16 A WAY OF WORKING WITH EMPLOYERS As Trailblazer apprenticeships are not centred on qualifications, the quality measures will be changing. The new Standards are not required to align to national Standards and are designed by employers, for employers with the condition that employers co-invest in the apprenticeship cost. Providers will be assessed and held accountable for the results of the apprenticeship, without control of decisions on training. To continually ensure and measure quality, providers and employers will need a three-way agreement (if one does not already exist). Apprenticeships are a unique opportunity to work in partnership with employers and enable them to add value to their business; hence are a worthwhile investment for employers. A provider s expertise will benefit employers in various ways including allowing employers to manage and grow talent within their workforce and working with apprentices to prepare them for assessment. TIPS FOR ADDING VALUE FOR EMPLOYERS An employer s success is your success and therefore how you engage with employers and add value to your offer, is vitally important. UNDERSTANDING EMPLOYER BUSINESS Where can apprenticeships add value to a business? Consider working with employers to identify and analyse their current skills gaps and develop a programme with suitable current Frameworks or new Trailblazer apprenticeships to develop the talent they need. Consider also a business future workforce requirements and develop a plan to have apprentices in place to meet those needs. Consider support programmes or consultancy to professionally develop apprenticeships within their business, including staff training and planning. Working in partnership with employers produces higher quality apprenticeships with an increase in completion rates, and results in increased productivity for businesses. PRODUCE A PIPELINE OF TALENT SO YOU CAN ENGAGE WITH EMPLOYERS Consider full-time prior learning such as City & Guilds TechBac which could enhance a learner s opportunity for apprenticeship roles by ensuring they are work-ready. Prior learning may also reduce the duration of the apprenticeship for the employer. Find out more about how you can partner with and tips for adding value for employers here. 16

17 QUALITY LEARNING, TRAINING AND IN S Real growth in sustainable volumes of apprenticeships can only be secured through a strategy with quality at its heart. The City & Guilds Industry Skills Board has carefully considered what would really achieve actual and perceived quality as the central theme in apprenticeships. The full report Making Apprenticeships Work can be downloaded here. The group concluded that this would be: 1 Recruitment into apprenticeships that are intrinsically demanding and worthwhile 2 Training and learning programmes that use a range of effective methods, and are built on the support of highly skilled adults in the workplace 3 High Standards built into a demanding assessment at the end of the apprenticeship 4 Progression opportunities that display the potential career routes beyond the initial apprenticeship MAKING S WORK: THE QUALITY MODEL A model for these four components of quality (illustrated in the following diagram) has been developed based on the lessons from Remaking Apprenticeships *, the experiences of Industry Skills Board members and the current Government Apprenticeship Reforms. heart the at apprenticeships LEARNING Putting of REAL EXPERIENCE, PRACTICE AND PROBLEM SOLVING... RECRUITMENT Initial assessment Apprenticeship agreement Induction On-the-job training and learning from and with others (experts and peers) Off-the-job education, training and on-line learning Coaching, mentoring, formative assessments, review and feedback A nurturing, supportive and visible learning environment where apprentices have a voice MASTERY Routine expertise Resourcefulness Craftsmanship Functional skills Business-like attitudes Wider skills and behaviours Autonomy SIGN-OFF BY EMPLOYER Qualification(s) Licence to practice Certification CONTINUING OCCUPATIONAL & MANAGEMENT DEVELOPMENT...TO ACHIEVE PRODUCTIVITY AND AUTONOMY * The City & Guilds Alliance s 2014 report Remaking Apprenticeships was written by Professor Bill Lucas and Ellen Spencer of the Centre for Real-World Learning at the University of Winchester. 17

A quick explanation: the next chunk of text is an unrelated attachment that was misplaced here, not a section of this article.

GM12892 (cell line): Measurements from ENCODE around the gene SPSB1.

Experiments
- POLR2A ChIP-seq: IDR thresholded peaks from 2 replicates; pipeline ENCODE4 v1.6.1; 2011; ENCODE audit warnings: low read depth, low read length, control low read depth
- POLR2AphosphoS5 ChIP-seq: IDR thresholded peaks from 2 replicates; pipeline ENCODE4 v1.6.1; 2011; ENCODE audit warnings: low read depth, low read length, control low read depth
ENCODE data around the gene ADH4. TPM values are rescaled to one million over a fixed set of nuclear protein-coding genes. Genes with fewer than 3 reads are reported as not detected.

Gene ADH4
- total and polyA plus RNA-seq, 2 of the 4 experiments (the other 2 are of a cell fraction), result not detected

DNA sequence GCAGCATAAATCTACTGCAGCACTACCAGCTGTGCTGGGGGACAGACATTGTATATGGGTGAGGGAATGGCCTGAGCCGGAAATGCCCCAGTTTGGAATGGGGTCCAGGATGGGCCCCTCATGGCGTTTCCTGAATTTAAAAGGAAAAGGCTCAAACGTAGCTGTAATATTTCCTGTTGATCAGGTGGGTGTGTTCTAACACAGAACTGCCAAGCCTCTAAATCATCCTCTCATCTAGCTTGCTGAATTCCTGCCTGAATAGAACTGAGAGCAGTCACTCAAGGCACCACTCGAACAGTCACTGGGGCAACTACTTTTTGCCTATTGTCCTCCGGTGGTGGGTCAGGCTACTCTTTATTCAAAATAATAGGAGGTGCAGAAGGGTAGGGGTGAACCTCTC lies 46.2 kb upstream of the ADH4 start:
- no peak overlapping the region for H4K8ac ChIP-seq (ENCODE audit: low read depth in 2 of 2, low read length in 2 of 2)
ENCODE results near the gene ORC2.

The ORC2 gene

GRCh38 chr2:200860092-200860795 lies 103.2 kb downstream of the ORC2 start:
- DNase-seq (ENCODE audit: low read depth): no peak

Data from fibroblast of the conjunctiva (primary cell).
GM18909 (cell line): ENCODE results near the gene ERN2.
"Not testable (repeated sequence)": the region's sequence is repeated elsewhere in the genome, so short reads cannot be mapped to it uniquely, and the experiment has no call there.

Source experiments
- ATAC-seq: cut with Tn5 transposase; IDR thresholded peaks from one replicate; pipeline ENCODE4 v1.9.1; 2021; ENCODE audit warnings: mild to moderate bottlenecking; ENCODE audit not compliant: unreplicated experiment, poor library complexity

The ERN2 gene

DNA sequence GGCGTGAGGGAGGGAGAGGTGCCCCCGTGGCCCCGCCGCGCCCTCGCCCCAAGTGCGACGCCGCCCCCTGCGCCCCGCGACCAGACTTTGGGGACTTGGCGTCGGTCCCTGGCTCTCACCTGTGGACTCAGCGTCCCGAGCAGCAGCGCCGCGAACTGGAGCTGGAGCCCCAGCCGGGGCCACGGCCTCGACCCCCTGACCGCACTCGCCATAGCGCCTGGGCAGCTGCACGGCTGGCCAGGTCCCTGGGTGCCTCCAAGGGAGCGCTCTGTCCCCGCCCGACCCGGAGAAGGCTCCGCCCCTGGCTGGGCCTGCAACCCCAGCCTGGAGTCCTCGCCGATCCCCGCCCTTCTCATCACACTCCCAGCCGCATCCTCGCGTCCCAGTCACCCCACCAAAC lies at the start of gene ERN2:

18 IN THIS SECTION YOU LL FIND: An 8-step action plan to help guide your transition to the new Apprenticeship Standards Guidance on developing your apprenticeship offer and a breakdown of different models and their implications Advice on selecting an assessment partner Questions you ll need to ask to evaluate the business opportunity for transitioning to the new Apprenticeship Standards Guidance on pricing and negotiating contracts STEP 1 STEP 2 STEP 3 STEP 4 STEP 5 STEP 6 STEP 7 STEP 8 Research and decide on occupational coverage Test your findings by engaging with local employers Choose which apprenticeships to offer Develop your on-programme offer Choose your end assessment organisation Evaluate your capability and capacity Consider pricing and affordability Finalise contracts, systems and processes 18